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Pattern Discovery in Biomolecular DataTools, Techniques, and Applications$
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Jason T. L. Wang, Bruce A. Shapiro, and Dennis Shasha

Print publication date: 1999

Print ISBN-13: 9780195119404

Published to Oxford Scholarship Online: November 2020

DOI: 10.1093/oso/9780195119404.001.0001

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PRINTED FROM OXFORD SCHOLARSHIP ONLINE (oxford.universitypressscholarship.com). (c) Copyright Oxford University Press, 2021. All Rights Reserved. An individual user may print out a PDF of a single chapter of a monograph in OSO for personal use. date: 17 June 2021

Systematic Detection of Protein Structural Motifs

Systematic Detection of Protein Structural Motifs

(p.97) Chapter 6 Systematic Detection of Protein Structural Motifs
Pattern Discovery in Biomolecular Data

Kentaro Tomii

Minoru Kanehisa

Oxford University Press

It is widely believed that the prediction of the 3D structure of a protein from its amino acid sequence is important because the structure will help understand the function. As the number of protein structures resolved is increasing, most predictive methods have become based on the knowledge of the repertoire of 3D folds taken by actual proteins. We must emphasize, however, that this type of structure prediction, or fold recognition, concerns the overall folding of the polypeptide chain. Since two similar folds could be due to entirely different sequences and even two similar sequences could have different functions, it is unlikely that successful fold recognition will uncover any functional clue that cannot otherwise be obtained by sequence analysis alone. In contrast to the global feature of 3D folds, the concept of structural motifs or local structures is far more important in understanding protein function. It has been revealed that there are common local folding patterns that appear in many proteins of globally different structures and that are involved in conserved function. In addition, the local sequence patterns associated with these local structures are also often conserved, though the whole sequences can be quite different. At the supersecondary structure level there are, for example, βαβ -unit, EF hand, and helix-turn-helix motifs. Various dehydrogenases have a common structural motif called Rossman fold, which is composed of two consecutive βαβ -units, and most of those proteins also have the sequence motif GxGxxG around the nucleotide binding region (Wierenga and Hol, 1983; Wierenga et al., 1986). The EF hand consisting of the helix-loop-helix structure (Tufty and Kretsinger, 1975) occurs in many calcium-binding domains, and the residues that participate in ligand binding are well conserved. The helix-turn-helix motif that involves about 20 residues appears in a class of DNA-binding domains, and glycine tends to be conserved at a special position in the turn whose conformation corresponds to the left-handed helix. A number of known sequence motifs are registered in the motif libraries such as PROSITE (Bairoch and Bucher, 1994) that compile the relationships between sequence patterns and functions.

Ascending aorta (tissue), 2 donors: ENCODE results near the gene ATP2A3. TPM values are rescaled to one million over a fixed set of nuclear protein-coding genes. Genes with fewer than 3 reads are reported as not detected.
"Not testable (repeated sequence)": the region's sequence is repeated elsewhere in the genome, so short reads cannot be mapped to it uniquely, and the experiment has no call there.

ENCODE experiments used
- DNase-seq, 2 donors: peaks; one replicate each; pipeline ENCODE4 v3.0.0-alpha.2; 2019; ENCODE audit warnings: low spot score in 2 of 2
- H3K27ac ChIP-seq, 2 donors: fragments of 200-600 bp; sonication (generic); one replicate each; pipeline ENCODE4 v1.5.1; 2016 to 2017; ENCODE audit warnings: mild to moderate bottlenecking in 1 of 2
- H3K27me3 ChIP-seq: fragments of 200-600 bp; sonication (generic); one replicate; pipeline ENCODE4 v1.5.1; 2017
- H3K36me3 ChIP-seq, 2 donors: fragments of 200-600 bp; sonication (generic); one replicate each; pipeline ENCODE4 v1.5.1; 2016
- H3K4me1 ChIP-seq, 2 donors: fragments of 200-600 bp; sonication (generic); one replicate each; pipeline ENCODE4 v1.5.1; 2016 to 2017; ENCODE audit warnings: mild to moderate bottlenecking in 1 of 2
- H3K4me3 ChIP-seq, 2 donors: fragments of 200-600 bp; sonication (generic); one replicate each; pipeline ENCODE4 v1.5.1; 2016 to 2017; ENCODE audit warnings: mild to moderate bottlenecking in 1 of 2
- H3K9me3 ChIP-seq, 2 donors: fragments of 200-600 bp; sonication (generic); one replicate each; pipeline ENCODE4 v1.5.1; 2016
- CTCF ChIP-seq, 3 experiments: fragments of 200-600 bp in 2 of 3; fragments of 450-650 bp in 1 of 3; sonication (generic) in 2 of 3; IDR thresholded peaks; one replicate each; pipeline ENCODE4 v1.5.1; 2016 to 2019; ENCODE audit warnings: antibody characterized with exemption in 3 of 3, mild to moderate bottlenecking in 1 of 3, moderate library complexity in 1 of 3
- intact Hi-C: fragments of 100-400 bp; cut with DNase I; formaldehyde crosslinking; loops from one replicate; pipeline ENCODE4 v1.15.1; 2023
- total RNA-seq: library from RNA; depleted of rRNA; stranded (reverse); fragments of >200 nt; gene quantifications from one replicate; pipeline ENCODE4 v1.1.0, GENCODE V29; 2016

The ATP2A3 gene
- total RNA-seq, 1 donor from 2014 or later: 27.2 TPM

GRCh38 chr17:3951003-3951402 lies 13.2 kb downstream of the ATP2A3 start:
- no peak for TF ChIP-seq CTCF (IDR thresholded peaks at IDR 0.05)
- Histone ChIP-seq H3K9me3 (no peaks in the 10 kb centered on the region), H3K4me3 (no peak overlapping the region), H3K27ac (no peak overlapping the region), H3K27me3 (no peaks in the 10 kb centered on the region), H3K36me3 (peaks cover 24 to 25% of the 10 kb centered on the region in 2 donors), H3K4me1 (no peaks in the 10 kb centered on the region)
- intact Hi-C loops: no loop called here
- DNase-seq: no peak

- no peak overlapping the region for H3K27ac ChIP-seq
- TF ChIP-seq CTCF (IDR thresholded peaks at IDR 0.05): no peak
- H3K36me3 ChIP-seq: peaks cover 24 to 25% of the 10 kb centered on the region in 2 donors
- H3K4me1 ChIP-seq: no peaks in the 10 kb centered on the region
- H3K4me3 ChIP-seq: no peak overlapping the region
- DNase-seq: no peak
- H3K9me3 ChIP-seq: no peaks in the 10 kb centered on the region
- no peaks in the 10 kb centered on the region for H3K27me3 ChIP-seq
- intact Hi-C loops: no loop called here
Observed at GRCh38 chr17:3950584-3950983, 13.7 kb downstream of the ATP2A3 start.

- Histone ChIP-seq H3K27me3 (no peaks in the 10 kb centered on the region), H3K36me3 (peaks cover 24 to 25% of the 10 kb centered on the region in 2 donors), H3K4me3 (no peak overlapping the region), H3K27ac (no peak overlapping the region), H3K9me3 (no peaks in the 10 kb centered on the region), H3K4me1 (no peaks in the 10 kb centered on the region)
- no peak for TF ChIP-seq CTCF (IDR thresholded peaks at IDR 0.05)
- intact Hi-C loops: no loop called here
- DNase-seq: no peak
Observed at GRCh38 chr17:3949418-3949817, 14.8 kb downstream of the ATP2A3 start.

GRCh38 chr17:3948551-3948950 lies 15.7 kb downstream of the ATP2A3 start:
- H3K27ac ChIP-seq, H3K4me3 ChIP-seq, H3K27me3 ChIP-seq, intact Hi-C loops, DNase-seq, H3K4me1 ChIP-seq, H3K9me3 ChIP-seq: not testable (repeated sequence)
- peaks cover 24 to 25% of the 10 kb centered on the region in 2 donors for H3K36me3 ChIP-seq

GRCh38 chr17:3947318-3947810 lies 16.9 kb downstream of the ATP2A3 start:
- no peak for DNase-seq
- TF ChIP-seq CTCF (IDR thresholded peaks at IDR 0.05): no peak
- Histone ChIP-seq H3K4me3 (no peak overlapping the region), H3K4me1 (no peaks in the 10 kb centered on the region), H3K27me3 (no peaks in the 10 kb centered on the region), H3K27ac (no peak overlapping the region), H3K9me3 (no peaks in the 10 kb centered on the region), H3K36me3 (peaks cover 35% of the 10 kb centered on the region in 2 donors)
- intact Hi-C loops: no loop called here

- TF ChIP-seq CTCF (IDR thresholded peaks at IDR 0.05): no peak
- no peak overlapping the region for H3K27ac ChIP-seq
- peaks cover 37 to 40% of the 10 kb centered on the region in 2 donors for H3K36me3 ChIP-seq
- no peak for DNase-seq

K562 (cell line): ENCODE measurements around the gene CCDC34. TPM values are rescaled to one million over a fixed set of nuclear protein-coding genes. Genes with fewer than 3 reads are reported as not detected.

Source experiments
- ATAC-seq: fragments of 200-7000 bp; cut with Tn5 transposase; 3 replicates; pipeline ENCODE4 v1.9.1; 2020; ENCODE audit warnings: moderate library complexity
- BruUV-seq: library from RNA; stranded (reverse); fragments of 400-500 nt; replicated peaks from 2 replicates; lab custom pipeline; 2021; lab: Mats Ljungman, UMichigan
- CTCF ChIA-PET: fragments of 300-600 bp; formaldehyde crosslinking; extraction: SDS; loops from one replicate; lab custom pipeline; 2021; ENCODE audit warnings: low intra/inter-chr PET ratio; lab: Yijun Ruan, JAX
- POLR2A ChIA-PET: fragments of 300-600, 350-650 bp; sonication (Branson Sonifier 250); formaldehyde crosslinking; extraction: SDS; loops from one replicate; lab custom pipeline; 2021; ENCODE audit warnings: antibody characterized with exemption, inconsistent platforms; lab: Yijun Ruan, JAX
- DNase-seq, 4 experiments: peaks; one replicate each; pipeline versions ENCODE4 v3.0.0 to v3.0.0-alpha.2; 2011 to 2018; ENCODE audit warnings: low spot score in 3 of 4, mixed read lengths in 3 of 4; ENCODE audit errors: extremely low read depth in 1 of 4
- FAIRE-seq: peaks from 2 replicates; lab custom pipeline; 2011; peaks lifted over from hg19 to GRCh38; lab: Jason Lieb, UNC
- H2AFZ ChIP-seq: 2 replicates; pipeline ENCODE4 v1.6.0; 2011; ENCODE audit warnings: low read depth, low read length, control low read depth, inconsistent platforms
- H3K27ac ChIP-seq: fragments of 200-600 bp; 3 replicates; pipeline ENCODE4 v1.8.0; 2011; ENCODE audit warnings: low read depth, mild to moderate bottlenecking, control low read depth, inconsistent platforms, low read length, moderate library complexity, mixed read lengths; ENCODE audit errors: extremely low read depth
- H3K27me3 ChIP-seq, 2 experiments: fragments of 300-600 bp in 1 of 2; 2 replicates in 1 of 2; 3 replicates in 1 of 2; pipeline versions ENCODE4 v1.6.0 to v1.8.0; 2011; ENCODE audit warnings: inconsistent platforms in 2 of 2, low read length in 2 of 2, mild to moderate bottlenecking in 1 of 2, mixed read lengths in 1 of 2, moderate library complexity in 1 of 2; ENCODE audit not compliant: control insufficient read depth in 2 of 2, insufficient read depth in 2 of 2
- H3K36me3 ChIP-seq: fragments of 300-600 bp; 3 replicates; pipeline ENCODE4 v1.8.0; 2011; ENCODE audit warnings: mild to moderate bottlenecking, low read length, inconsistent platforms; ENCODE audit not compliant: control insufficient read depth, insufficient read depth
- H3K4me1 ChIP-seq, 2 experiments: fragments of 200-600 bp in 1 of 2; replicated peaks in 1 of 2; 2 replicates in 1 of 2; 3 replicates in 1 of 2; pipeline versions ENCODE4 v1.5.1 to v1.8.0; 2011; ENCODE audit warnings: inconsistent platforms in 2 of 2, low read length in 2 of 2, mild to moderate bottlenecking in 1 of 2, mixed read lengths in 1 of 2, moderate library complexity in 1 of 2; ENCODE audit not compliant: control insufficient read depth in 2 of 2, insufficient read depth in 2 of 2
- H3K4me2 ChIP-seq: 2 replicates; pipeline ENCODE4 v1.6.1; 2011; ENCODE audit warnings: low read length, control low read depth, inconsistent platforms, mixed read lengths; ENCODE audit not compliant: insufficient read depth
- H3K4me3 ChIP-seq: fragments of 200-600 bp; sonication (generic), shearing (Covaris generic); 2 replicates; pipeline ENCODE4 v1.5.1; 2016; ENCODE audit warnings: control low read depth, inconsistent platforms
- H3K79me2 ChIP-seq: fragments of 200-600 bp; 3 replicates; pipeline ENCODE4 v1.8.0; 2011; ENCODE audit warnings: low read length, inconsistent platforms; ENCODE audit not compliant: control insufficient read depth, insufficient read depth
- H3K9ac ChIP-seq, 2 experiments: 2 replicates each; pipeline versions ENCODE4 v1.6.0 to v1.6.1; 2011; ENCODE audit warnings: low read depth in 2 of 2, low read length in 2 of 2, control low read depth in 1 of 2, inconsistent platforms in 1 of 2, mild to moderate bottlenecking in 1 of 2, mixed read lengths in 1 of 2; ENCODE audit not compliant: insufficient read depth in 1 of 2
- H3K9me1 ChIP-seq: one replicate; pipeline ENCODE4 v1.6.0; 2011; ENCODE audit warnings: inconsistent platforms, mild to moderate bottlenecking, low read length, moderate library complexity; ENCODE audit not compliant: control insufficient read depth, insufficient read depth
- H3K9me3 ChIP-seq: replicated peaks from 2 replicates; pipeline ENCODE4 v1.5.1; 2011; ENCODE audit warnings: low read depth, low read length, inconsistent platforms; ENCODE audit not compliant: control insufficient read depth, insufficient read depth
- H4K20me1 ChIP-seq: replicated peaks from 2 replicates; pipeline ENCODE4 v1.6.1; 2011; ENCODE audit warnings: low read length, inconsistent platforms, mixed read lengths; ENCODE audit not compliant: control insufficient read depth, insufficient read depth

Keywords:   Clustering, DSSP, EF hand, Minimum spanning tree, Needleman-Wunsch algorithm, Protein Data Bank, Quantization procedure, Structure-based matrix

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